February 19, 2013 8:45 pm

UK energy policy – great gas

There are two risks that hover over energy policy. One is that electricity gets so expensive that consumers cannot afford it. The other is that the lights go out. These risks have to be managed. The important thing is to avoid a supply crunch in the gap between shutting down more-polluting generating capacity and building new capacity. This is the trap the UK could fall into, as the electricity and gas market regulator Ofgem warned on Tuesday. There are lessons here for governments, consumers and investors.

The UK’s immediate problem is that 10 per cent of its generation capacity is due to be mothballed in the next few weeks to meet Europe-wide pollution reduction targets. On Ofgem calculations, this means that the UK’s spare generation capacity as a proportion of the total will fall from 14 per cent now to 5 per cent in three years. Essentially, high-polluting fuels like oil and coal are being replaced by gas, which is becoming more expensive.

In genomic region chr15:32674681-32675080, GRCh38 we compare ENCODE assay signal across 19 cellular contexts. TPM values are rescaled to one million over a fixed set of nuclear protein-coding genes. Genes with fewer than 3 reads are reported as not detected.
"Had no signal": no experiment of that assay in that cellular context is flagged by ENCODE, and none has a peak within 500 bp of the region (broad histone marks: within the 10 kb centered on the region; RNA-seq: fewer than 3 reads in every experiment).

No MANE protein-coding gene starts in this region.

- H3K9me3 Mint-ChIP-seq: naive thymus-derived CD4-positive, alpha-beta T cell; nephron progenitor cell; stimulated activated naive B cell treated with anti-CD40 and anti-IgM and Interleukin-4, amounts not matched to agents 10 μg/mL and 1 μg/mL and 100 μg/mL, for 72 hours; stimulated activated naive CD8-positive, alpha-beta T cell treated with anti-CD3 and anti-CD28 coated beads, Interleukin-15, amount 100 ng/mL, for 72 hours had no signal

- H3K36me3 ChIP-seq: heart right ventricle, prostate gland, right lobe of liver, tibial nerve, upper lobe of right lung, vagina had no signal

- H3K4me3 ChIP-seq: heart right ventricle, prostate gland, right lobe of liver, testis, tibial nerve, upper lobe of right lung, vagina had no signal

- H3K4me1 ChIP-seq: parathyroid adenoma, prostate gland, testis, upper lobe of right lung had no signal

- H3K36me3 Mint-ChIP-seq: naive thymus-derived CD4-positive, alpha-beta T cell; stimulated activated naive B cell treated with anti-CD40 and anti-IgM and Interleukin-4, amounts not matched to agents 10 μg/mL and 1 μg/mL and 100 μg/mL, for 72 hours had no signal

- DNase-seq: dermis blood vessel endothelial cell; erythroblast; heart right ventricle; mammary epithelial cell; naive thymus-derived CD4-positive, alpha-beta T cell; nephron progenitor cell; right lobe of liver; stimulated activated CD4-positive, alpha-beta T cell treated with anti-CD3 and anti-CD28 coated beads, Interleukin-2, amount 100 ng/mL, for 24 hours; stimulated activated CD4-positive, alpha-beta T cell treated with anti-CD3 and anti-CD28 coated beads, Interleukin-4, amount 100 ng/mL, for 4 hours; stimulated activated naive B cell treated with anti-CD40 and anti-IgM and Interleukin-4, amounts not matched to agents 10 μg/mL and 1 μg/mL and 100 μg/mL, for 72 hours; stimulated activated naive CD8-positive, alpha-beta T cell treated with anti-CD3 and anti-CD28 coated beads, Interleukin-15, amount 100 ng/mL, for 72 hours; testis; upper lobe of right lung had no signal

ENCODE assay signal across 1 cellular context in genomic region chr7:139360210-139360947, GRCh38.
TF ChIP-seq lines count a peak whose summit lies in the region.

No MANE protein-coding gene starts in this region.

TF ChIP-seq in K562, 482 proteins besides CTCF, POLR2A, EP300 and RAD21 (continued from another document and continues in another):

Fuel for thought

Cue a soaring import bill for gas – the UK’s own supplies in the North Sea are declining. Cue also higher consumer bills, short-term and long. But that must not be allowed to distort sensible policy making. UK energy prices are among the lowest in Europe, because of a liberalised market and because infrastructure investment has been frozen for 20 years. The UK needs £110bn of new generation capacity. Higher bills would help enable that investment.

It is a myth that private investors do not want to invest in energy projects. Shareholders in Drax, the independent producer converting three of its six coal-fired generators in Yorkshire to biomass in a £700m investment, have enjoyed twice the total return of FTSE All-Share index in the past three years. There is no reason why private capital will not be available to fund new gas-fired stations in the short and medium term if the returns are seen to be there. With new nuclear power at least a decade away, UK shale gas delivery uncertain, and wind energy more expensive than expected, conventional energy remains an attractive investment.

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